θ = 0.1352 rad (≈ 8°)

angular width = 2θ = 0.2704 rad.

(ii) For DI, nλ = d sin θ

4 × 541 × 10^{-9} % = 10^{-5} sin θ

sin θ = \(\frac{2164 \times 10^{-9}}{10^{-5}}\)

sin θ = 2164 × 10^{-4} = 0.2164

i.e., θ ≈ 0.2164 rad

or θ ≈ 12°

angular width = 0.4328 rad.

Question 21.

Refractive index of glass is 1.5. Find the polarising angle for air-glass interface.

Answer:

tan i_{B} = µ

i_{B} = tan^{-1} (1.5000) = 56°18′

Question 22.

Polarising angle for water is 53 8′. Find the critical angle for air-water interface.

Answer:

tan i_{B} = µ

∴ µ = tan 53°8′ = 1.3335 .

∴ C = 48°34′

Question 23.

Refractive index of glass is 1.5 and of diamond is 2.42. Calculate the polarising angle for glass-diamond interface.

Answer:

Question 24.

A ray of light is incident on the surface of a glass plate of R.I 1.55 at the polarising angle of incidence. Calculate the angle of refraction.

Answer:

µ = 1.55 tan i_{B} = 1.5500

i_{B} = 57° 10′

sin r = 0.5421

∴ r = 32°50

Question 25.

If three fringes are missing in front of the double slit then express ‘λ’ in terms of ‘d’ and ‘D’

Answer:

Question 26.

Calculate the semiangular width of the fifth bright fringe from the central fringe.

Answer:

For a constructive interference, nλ = d sin θ for fifth bright fringe, n = 5.

sin θ = \(\frac{5 \lambda}{d}\)

∴ θ = sin^{-1} = \(\left(\frac{5 \lambda}{d}\right)\)

Question 27.

If the distance between the double slit and the screen is doubled and width of the double slit is halved then what will be the new fringe width.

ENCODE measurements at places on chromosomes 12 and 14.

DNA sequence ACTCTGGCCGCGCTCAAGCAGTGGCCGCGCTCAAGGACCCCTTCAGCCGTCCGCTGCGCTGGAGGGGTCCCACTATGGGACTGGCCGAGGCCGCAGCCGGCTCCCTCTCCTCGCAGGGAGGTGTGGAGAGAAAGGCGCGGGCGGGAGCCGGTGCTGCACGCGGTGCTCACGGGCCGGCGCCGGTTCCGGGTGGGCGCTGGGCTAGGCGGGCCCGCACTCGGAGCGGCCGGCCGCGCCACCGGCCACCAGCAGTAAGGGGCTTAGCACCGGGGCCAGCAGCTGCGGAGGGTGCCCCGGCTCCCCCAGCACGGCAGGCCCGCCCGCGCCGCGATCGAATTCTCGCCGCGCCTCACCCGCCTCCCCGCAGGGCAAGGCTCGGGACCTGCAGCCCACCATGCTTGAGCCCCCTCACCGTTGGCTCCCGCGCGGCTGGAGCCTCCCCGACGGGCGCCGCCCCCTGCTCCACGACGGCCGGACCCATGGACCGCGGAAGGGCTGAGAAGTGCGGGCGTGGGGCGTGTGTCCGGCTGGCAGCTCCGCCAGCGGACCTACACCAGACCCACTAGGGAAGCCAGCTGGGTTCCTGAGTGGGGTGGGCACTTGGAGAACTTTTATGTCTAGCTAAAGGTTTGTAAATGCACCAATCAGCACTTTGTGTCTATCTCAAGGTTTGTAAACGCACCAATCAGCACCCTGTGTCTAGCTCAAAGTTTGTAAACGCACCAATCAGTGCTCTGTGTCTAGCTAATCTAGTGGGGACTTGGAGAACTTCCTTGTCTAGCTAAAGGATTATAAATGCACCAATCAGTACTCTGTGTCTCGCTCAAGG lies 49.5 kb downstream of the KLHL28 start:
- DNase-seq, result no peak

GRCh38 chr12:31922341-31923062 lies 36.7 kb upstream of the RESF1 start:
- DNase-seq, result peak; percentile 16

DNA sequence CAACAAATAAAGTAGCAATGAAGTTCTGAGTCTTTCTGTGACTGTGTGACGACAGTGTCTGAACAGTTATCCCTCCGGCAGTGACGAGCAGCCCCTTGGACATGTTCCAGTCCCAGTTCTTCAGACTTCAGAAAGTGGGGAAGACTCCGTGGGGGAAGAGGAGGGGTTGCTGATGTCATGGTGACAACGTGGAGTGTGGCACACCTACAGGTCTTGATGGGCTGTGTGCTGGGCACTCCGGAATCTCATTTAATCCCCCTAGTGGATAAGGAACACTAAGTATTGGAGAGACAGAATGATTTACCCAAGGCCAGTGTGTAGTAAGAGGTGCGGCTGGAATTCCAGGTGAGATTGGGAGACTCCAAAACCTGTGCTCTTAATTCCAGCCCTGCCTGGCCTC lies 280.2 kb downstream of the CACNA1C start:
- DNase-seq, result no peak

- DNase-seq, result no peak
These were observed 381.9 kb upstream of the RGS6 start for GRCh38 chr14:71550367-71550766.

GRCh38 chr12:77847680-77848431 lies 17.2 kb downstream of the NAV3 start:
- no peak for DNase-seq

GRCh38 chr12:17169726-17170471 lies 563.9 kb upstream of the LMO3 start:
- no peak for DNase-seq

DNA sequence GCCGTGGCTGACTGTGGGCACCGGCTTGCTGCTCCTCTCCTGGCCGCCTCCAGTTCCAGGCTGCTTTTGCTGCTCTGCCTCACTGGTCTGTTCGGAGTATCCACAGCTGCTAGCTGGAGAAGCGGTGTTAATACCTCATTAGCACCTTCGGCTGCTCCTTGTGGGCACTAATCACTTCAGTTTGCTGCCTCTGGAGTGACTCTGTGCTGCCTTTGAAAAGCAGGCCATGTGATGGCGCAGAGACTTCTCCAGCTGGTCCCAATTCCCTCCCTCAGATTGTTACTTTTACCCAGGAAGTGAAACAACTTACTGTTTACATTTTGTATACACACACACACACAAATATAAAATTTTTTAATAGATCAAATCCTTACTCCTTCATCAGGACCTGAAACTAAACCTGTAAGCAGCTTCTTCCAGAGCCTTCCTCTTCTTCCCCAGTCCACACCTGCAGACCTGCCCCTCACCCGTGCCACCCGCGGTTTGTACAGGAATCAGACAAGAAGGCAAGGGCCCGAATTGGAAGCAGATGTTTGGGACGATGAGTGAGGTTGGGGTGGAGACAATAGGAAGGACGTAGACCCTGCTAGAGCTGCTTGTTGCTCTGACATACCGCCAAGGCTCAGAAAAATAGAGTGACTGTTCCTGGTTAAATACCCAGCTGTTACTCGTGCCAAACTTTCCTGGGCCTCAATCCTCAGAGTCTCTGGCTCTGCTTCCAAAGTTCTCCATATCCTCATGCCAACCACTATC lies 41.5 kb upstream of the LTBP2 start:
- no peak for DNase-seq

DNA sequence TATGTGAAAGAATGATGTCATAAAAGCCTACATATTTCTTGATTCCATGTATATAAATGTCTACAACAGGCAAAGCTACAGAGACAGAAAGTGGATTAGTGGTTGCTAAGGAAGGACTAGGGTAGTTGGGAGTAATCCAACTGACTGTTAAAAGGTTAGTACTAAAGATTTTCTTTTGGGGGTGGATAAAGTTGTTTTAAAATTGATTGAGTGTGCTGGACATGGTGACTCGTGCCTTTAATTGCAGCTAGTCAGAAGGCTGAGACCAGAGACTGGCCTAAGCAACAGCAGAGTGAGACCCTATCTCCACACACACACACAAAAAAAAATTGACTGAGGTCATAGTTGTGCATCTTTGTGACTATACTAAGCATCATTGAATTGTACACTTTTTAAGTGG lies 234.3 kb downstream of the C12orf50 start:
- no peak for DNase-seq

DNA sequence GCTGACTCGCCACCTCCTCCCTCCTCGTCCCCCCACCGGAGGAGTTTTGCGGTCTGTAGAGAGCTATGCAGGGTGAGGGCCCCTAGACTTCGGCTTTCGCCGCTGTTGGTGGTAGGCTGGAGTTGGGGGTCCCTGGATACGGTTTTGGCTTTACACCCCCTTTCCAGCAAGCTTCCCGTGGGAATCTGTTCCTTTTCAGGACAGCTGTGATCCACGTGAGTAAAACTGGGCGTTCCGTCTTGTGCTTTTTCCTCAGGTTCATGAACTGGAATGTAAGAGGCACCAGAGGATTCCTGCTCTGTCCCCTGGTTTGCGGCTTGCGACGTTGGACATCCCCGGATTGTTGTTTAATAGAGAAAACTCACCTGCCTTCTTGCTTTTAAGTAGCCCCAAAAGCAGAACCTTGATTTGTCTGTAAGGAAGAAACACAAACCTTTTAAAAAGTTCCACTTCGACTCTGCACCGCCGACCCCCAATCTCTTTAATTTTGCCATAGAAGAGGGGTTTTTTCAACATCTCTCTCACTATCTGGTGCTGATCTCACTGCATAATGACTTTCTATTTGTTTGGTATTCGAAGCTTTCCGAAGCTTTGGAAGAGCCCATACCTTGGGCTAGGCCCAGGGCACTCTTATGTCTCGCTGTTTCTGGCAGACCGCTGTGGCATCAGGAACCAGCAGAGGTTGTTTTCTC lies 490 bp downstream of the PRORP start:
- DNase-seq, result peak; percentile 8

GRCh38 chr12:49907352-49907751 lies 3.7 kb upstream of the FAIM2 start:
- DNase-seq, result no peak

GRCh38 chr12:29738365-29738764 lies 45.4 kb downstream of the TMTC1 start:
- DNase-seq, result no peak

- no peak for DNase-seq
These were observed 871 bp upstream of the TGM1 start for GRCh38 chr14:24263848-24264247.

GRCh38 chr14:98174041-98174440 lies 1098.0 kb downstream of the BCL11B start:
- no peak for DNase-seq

Answer:

Hence New fringe width will be four times the old fringe width.

Percentage increase in the fringe width width = \(\frac{\beta^{\prime}-\beta}{\beta} \times 100\) = 300%

Question 28.

A bright fringe is formed in front of one of the double slits. What will be the fringe width of the interference pattern?

Answer:

Question 29.

A light of intensity 100 Wm2 strikes a film at 57°. Find the intensity of transmitted light.

Answer:

I = I_{0} cos^{2} θ; cos^{2} θ(0.5446)^{2} = 0.2966

∴ I = 100 × 0.2966 = 29.66 Wm^{-2}

Question 30.

Two polaroid sheets are placed in such way that one is inclined at an angle of 47° and the second at 63°. Tf the intensity of incident light is 1000 Wm^{-2}, then find the intensity of light at the transmitted ends of the sheets.

Answer:

I = Io cos^{2} 0

I = 1000 × cos^{2} 47°

= 1000 × (0.6807) f

= 680.7 Wm^{-2} through crystal (1)

For the second crystal,

I’ = I cos^{2} 63°

= 680.7 × (0.4560)^{2}

= 140.3 Wm^{-2}

Question 31.

A ray of light is incident on the surface of a glass plate of R.I 1.55, at the polarising angle of incidence. Calculate the angle of refraction.

Answer:

n =1.55 tan ip = 1.5500

ip = 57° 10′

sin r = 0.5421

∴ r = 32° 50′

Question 32.

In a single slit diffraction experiment, the width of the slit is made double the original width. How does this affect the size and intensity of the central diffraction band.

Answer:

The size reduces to half according to the relation size ≈ \(\frac{\lambda}{d}\); where d = 2d ‘ and size = half the original size. The angular size of central maximum

θ = \(\frac{n \lambda}{d}\) and intensity of central maximum is proportional to cos^{2}θ.

As d increases, 0 decreases. For θ < 90°, cos θ > 0.

Hence the intensity of light increases fourfold.